Friday, July 8, 2011

Why is my information vulnerable in the public cloud?


Free, public cloud based services have been around for a while.  Microsoft’s Hotmail, Google’s Gmail and Docs, News Corp’s Myspace and so on, have all been offering free and user friendly cloud based software that most anyone can use.  Along with any cloud service come the issues of security and privacy.  How do these organizations go about treating your private information and for what purposes are they using it? How secure are these free services that have so many members storing all this information? What is the common practice when law enforcement or some other government entity asks them for access to your data?

Photo by digitalart
In his essay “Caught in the Cloud”, scholar and activist Chris Soghoian rightly points out that these businesses aren’t charities.  News Corp and Microsoft aren’t in the habit of spending large amounts of money on servers and resources so that millions of users may enjoy free service.  The primary manner in which these companies make money is through the organization and sale of their users’ private data.  

For example, when we write e-mails in Gmail, all the text we type is sent through one of Google’s algorithms.  That algorithm spits out data and tells Google how to intelligently advertise to us based on the contents of our conversation.  So if I’m e-mailing a friend for class notes from the Intellectual Property law class I didn’t show up to, I may see ad’s for higher legal education, online copyright protection services or even patent drafters.  Google’s algorithm intelligently determines what ads will hit home with me by analyzing all of my communications.  The same process applies to Google Docs.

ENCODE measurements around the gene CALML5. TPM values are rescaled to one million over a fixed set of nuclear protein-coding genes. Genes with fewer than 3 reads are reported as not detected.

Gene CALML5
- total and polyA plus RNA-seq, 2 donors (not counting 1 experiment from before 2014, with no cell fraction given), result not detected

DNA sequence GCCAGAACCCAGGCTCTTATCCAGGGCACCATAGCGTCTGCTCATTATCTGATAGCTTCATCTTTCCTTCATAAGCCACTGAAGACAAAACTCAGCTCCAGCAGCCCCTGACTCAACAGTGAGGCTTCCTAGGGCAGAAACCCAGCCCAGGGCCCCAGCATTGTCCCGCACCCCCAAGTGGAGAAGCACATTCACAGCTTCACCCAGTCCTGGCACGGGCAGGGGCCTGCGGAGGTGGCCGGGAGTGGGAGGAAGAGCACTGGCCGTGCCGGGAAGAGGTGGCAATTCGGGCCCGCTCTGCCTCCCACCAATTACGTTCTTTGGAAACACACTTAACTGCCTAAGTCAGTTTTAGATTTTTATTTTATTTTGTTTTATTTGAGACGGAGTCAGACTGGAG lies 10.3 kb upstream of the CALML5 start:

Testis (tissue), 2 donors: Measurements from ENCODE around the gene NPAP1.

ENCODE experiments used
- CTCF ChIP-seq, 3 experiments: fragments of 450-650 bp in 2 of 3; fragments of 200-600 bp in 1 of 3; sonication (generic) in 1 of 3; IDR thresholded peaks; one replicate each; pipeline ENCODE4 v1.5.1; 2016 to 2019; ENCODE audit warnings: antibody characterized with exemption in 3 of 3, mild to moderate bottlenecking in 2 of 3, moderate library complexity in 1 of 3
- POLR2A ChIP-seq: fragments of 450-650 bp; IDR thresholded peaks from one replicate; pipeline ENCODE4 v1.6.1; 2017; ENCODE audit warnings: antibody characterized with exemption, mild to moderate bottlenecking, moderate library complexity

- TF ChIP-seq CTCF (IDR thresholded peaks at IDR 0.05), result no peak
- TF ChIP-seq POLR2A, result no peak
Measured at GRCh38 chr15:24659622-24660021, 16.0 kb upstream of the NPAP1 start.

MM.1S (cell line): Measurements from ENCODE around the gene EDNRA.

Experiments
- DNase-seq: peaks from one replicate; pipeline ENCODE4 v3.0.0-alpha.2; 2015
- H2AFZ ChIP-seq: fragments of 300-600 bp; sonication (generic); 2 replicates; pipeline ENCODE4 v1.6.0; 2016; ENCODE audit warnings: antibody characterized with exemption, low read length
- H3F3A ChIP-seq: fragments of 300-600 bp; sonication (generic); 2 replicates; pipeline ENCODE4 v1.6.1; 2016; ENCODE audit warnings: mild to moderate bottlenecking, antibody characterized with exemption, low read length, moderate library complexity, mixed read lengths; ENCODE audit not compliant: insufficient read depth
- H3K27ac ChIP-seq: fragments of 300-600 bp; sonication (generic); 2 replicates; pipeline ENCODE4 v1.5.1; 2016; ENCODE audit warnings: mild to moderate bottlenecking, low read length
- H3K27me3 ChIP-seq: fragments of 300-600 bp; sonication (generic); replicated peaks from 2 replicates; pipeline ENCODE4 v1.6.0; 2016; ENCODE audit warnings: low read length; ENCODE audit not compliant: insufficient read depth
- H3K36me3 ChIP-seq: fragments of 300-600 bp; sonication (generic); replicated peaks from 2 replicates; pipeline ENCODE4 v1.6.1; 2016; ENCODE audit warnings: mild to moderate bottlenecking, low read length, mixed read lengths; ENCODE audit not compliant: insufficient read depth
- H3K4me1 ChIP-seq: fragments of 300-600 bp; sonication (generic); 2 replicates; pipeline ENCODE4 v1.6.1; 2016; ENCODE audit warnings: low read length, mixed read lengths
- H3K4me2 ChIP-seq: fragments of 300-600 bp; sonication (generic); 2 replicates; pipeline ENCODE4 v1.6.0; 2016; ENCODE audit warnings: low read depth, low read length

Naturally, this type of targeted, consumer specific advertising (known as behavioral targeting) is worth a premium in comparison with randomly sending ads to Gmail subscribers hoping that they are appropriately targeted.  This is one of the primary ways in which Google not only makes up the costs of running it’s free cloud based offerings but turns a profit.

Microsoft uses similar behavioral targeting techniques with their Hotmail service.  Microsoft will analyze your search data.  In 2006, Chris Dobson, Microsoft’s global head of advertising sales told Seeking Alpha that Microsoft has increased its click-though rate by 76% since the implementation of behavioral targeting in its ad services.  

When you ask the average person how important it is to them that their data be secure online (specifically their private and intimate data like the content of their e-mails), they’ll generally reply by telling you it is very important.  However, one look at these public cloud services and one quickly realizes, people like to talk. 
Possibly the best and most widespread method to protect data is encryption.  When we log into our online banking sites, our sessions on those sites are encrypted for obvious reasons.  I doubt too many people would use an online banking service with security practices like Gmail or MySpace.